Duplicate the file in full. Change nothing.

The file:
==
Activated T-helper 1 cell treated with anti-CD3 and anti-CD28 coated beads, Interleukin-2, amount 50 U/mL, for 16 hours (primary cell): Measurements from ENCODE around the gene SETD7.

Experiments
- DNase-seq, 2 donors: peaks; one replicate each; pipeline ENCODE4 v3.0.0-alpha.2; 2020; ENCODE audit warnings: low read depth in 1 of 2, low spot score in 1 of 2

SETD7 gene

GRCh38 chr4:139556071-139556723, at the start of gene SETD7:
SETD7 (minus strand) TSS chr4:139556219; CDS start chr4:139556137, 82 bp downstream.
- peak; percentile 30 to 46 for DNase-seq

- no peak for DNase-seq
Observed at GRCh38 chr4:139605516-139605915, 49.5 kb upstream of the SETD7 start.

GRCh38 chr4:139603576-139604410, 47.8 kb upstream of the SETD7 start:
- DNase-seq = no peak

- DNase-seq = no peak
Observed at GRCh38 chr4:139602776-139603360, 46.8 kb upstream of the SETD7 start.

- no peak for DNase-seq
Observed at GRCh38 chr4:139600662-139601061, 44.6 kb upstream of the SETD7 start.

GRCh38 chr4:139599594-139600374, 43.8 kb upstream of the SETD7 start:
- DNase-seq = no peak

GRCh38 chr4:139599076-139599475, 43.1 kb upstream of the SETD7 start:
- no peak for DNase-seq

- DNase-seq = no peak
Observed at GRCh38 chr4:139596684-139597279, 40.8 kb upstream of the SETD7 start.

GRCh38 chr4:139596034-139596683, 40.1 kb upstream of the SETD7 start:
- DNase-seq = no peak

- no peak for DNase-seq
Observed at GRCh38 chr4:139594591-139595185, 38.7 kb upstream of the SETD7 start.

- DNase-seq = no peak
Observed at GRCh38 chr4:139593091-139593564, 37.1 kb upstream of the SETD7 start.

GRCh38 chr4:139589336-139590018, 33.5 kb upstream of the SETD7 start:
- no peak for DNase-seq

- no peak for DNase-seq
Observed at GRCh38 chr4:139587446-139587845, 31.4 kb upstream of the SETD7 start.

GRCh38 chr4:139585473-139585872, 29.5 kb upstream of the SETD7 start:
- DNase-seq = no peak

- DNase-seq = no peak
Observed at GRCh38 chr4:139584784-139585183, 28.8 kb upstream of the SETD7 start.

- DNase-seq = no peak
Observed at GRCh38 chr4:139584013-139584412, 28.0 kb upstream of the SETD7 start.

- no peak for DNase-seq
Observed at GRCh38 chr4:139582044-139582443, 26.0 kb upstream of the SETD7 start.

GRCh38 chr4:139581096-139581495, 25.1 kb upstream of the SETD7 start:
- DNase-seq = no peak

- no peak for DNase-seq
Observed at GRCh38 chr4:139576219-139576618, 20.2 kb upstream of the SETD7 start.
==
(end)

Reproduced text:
Activated T-helper 1 cell treated with anti-CD3 and anti-CD28 coated beads, Interleukin-2, amount 50 U/mL, for 16 hours (primary cell): Measurements from ENCODE around the gene SETD7.

Experiments
- DNase-seq, 2 donors: peaks; one replicate each; pipeline ENCODE4 v3.0.0-alpha.2; 2020; ENCODE audit warnings: low read depth in 1 of 2, low spot score in 1 of 2

SETD7 gene

GRCh38 chr4:139556071-139556723, at the start of gene SETD7:
SETD7 (minus strand) TSS chr4:139556219; CDS start chr4:139556137, 82 bp downstream.
- peak; percentile 30 to 46 for DNase-seq

- no peak for DNase-seq
Observed at GRCh38 chr4:139605516-139605915, 49.5 kb upstream of the SETD7 start.

GRCh38 chr4:139603576-139604410, 47.8 kb upstream of the SETD7 start:
- DNase-seq = no peak

- DNase-seq = no peak
Observed at GRCh38 chr4:139602776-139603360, 46.8 kb upstream of the SETD7 start.

- no peak for DNase-seq
Observed at GRCh38 chr4:139600662-139601061, 44.6 kb upstream of the SETD7 start.

GRCh38 chr4:139599594-139600374, 43.8 kb upstream of the SETD7 start:
- DNase-seq = no peak

GRCh38 chr4:139599076-139599475, 43.1 kb upstream of the SETD7 start:
- no peak for DNase-seq

- DNase-seq = no peak
Observed at GRCh38 chr4:139596684-139597279, 40.8 kb upstream of the SETD7 start.

GRCh38 chr4:139596034-139596683, 40.1 kb upstream of the SETD7 start:
- DNase-seq = no peak

- no peak for DNase-seq
Observed at GRCh38 chr4:139594591-139595185, 38.7 kb upstream of the SETD7 start.

- DNase-seq = no peak
Observed at GRCh38 chr4:139593091-139593564, 37.1 kb upstream of the SETD7 start.

GRCh38 chr4:139589336-139590018, 33.5 kb upstream of the SETD7 start:
- no peak for DNase-seq

- no peak for DNase-seq
Observed at GRCh38 chr4:139587446-139587845, 31.4 kb upstream of the SETD7 start.

GRCh38 chr4:139585473-139585872, 29.5 kb upstream of the SETD7 start:
- DNase-seq = no peak

- DNase-seq = no peak
Observed at GRCh38 chr4:139584784-139585183, 28.8 kb upstream of the SETD7 start.

- DNase-seq = no peak
Observed at GRCh38 chr4:139584013-139584412, 28.0 kb upstream of the SETD7 start.

- no peak for DNase-seq
Observed at GRCh38 chr4:139582044-139582443, 26.0 kb upstream of the SETD7 start.

GRCh38 chr4:139581096-139581495, 25.1 kb upstream of the SETD7 start:
- DNase-seq = no peak

- no peak for DNase-seq
Observed at GRCh38 chr4:139576219-139576618, 20.2 kb upstream of the SETD7 start.